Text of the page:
Orthopaedic registrar education is divided into three phases: the “foundation years,” core surgical training, and then higher surgical training. In the foundation years (FY1–2), the new physician obtains further education regarding basic patient care skills. These years (Fig. 2.1) are similar to an internship in the United States, with exposure to different medical areas, providing broad exposure to other medical conditions. During the first 2 years, the trainee is eligible to take Part A of the Member Royal College of Surgeons exam.

Orthopaedic education in the UK is described as Trauma and Orthopaedic (Tr & Orth), recognizing the need to care for patients who have sustained trauma, and the large dependency on the healthcare system to care for patients with fractures [10].


Core Specialty Education


The next level of training, called core specialty training (CT1 and CT2), is appointed by competitive interview. Core specialty training begins after the foundation years, and is considered the initial surgical specialty training. There are run-through programs, in which the candidate progresses directly to the later years of surgical training. Those who are in run-through programs are designated as specialty trainees (ST) instead of CT1 and CT2. Specialty trainees may rotate in no more than two related surgical fields for up to 6 months each. The first year (CT1 or ST1) focuses on the care of trauma patients, the management of simple fractures, and principles of both internal and external fixation. The second year, CT2/ST2, builds on the previous year, developing more extensive surgical skills for fracture fixation (intra-articular, open, and hip fractures for example), and initial exposure to elective types of procedures. During the second year, the trainee is eligible to take Part B of the Member Royal College of Surgeons exam, consisting of a patient-based simulation exam (objective structured clinical exam) [12].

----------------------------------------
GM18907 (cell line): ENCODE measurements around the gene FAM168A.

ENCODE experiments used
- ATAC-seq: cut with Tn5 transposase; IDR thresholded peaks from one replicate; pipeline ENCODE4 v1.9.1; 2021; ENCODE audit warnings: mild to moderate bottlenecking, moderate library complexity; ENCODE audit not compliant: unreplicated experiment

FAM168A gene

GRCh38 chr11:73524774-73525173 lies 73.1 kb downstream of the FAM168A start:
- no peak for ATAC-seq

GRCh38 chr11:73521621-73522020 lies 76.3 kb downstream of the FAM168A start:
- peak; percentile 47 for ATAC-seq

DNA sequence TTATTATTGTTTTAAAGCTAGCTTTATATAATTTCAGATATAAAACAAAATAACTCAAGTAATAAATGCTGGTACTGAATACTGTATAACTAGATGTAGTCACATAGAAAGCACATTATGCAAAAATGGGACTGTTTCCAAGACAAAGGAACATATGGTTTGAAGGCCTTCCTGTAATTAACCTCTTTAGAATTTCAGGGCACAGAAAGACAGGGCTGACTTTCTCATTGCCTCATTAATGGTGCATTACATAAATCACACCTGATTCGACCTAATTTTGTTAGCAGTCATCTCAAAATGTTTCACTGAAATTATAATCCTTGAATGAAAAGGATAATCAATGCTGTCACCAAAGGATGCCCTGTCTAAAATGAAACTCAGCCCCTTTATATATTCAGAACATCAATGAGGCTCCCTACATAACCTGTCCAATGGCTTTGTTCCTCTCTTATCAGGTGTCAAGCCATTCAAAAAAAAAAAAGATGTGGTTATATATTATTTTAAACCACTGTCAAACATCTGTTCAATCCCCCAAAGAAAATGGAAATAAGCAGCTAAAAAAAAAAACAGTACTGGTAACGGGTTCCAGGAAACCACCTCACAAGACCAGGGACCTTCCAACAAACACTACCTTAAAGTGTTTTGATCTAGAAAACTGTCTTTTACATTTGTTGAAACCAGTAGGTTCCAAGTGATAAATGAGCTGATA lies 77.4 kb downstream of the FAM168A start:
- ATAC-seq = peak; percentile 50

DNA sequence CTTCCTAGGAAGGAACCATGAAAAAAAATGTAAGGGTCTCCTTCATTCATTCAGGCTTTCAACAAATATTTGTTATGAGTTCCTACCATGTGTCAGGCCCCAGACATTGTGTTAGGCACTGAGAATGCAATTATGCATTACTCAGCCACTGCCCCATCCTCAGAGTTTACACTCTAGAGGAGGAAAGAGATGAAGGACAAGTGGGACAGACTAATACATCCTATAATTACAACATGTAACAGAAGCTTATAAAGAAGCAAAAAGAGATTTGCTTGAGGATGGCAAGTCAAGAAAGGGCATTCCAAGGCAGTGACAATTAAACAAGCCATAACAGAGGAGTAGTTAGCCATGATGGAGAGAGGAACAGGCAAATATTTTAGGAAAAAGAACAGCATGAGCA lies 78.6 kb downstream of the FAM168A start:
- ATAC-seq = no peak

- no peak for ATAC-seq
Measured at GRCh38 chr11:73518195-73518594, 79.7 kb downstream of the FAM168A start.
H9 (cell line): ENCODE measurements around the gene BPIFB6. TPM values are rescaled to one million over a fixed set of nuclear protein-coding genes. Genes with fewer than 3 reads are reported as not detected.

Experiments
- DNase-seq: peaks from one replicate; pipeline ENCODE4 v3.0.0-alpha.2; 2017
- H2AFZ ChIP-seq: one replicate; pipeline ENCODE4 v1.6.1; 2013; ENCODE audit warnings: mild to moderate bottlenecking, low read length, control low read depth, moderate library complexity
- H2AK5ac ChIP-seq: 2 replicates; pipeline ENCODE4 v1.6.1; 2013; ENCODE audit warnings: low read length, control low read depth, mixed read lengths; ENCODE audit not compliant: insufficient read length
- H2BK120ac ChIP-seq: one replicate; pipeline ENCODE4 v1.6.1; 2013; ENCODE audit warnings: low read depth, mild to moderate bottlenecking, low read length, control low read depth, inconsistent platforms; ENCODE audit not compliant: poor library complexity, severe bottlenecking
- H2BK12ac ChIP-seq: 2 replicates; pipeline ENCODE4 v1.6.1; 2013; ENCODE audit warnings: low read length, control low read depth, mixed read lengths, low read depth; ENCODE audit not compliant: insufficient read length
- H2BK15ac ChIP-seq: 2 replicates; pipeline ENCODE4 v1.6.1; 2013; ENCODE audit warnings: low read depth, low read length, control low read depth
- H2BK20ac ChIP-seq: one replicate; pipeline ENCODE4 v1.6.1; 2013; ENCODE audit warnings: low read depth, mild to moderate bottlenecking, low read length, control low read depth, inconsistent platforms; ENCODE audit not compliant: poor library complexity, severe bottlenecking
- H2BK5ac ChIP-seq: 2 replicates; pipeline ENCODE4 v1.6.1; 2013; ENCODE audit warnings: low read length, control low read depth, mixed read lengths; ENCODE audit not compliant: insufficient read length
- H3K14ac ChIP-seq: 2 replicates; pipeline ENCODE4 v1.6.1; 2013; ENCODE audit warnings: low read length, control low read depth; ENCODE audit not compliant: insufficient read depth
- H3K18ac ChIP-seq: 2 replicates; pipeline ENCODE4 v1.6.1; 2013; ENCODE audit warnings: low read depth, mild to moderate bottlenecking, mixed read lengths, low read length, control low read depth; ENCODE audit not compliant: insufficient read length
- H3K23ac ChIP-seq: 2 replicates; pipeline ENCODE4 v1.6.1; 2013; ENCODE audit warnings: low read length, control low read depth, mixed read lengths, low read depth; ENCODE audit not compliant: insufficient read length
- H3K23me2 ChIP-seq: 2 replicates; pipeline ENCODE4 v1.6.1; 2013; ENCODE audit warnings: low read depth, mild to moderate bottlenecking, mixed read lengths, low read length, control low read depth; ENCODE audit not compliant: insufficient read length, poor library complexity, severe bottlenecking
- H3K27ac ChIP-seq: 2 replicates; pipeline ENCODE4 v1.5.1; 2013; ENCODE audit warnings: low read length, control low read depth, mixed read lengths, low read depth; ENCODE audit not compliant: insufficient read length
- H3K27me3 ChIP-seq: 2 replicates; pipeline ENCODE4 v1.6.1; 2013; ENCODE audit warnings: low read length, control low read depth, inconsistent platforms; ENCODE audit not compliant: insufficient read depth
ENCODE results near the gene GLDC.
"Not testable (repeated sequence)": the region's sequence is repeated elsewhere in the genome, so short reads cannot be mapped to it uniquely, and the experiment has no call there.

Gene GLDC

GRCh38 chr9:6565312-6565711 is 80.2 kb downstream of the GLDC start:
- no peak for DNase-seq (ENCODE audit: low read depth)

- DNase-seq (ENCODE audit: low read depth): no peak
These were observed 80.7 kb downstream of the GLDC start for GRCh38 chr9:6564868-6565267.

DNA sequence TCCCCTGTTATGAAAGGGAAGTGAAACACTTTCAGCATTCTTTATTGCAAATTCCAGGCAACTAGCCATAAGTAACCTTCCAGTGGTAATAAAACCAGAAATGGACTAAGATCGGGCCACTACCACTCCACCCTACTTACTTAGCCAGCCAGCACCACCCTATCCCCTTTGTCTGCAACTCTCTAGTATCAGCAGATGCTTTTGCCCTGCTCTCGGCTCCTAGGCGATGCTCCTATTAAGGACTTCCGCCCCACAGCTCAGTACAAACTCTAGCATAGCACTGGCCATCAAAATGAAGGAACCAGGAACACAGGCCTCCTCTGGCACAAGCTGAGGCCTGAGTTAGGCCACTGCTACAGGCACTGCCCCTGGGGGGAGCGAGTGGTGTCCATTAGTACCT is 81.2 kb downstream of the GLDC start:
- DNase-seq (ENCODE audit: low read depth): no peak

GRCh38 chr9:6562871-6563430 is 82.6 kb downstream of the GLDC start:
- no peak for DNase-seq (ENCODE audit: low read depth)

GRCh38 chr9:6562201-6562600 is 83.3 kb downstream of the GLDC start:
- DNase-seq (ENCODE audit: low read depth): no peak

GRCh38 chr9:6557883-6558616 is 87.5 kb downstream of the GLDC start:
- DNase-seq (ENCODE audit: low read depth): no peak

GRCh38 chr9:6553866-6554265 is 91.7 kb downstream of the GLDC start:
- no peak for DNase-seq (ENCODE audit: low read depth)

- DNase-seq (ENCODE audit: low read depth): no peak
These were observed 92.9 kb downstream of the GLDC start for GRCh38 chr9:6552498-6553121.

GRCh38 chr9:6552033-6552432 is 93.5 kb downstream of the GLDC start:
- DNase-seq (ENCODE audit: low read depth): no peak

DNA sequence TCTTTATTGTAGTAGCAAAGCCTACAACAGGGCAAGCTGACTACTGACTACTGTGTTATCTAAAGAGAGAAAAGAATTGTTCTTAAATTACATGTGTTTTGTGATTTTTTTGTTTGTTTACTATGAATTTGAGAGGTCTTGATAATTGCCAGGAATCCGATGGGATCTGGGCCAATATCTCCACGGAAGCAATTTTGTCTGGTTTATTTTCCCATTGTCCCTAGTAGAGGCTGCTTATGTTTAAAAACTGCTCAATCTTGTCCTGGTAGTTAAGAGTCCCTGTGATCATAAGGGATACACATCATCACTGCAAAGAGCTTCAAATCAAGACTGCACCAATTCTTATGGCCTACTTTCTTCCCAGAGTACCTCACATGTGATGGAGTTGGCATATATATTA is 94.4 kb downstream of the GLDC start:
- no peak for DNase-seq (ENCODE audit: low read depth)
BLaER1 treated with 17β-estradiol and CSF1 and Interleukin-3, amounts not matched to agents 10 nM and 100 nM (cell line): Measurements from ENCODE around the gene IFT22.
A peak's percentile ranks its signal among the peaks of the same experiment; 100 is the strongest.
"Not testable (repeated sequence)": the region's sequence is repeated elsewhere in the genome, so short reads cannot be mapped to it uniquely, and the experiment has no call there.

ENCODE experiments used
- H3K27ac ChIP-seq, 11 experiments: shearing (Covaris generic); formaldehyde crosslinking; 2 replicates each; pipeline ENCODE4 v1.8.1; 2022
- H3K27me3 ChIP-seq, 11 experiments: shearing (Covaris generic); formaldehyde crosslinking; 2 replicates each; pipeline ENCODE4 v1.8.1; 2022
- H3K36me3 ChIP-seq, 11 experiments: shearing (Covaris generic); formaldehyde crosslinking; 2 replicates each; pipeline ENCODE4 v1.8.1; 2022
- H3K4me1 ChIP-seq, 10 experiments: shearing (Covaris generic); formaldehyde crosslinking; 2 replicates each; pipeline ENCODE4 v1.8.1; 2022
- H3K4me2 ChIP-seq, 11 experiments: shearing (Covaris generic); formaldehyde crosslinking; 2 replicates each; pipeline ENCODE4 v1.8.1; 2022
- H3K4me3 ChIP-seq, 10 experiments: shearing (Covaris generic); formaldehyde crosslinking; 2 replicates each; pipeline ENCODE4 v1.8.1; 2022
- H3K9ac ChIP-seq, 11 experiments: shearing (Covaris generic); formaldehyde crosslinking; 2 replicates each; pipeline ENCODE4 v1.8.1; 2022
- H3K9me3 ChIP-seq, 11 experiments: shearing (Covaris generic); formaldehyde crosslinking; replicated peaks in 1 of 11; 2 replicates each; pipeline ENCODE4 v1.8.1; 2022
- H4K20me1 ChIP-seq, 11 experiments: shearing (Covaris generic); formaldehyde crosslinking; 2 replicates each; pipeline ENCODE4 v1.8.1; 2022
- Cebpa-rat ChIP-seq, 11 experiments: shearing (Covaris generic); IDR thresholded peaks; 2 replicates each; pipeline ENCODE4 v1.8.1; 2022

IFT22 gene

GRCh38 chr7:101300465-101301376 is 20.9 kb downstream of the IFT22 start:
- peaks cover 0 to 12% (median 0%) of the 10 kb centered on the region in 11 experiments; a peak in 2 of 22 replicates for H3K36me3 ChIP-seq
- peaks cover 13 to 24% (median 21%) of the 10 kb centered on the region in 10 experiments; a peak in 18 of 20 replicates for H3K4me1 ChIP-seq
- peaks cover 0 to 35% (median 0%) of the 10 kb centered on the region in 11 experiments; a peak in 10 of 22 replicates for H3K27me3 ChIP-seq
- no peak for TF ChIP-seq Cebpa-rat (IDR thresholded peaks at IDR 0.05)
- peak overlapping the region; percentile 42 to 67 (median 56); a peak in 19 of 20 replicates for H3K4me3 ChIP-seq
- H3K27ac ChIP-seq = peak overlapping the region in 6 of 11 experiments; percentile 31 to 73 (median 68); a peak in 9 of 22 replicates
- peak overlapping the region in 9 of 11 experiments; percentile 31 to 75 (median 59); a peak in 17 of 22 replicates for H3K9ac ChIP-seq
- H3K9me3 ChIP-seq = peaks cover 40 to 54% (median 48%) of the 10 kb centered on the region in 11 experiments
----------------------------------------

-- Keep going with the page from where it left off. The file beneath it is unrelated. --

Alternate Pathway if Unsuccessful Core Training


At the end of CT2, trainees who have been unsuccessful in passing the Member Royal College of Surgeons exam or who have not gained a National Training Number for ST3–8 training may apply for a further year in core training for experience, undertake a clinical fellowship (junior posts which do not have official recognition for training), or apply for a Specialty Doctor/Non-Consultant Hospital Doctor post. Specialty Doctor posts are permanent subconsultant career posts. Doctors who have worked in these posts for several years can apply to the General Medical Council for Specialist registration if they have equivalent experience to a day 1 Consultant, and have passed the Fellow of the Royal College of Surgeons (FRCS) (Tr & Orth) examination. This, however, is a lengthy process and the award is by no means automatic [12].

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Mar 10, 2018 | Posted by in ORTHOPEDIC | Comments Off on Orthopaedic Education in Other Countries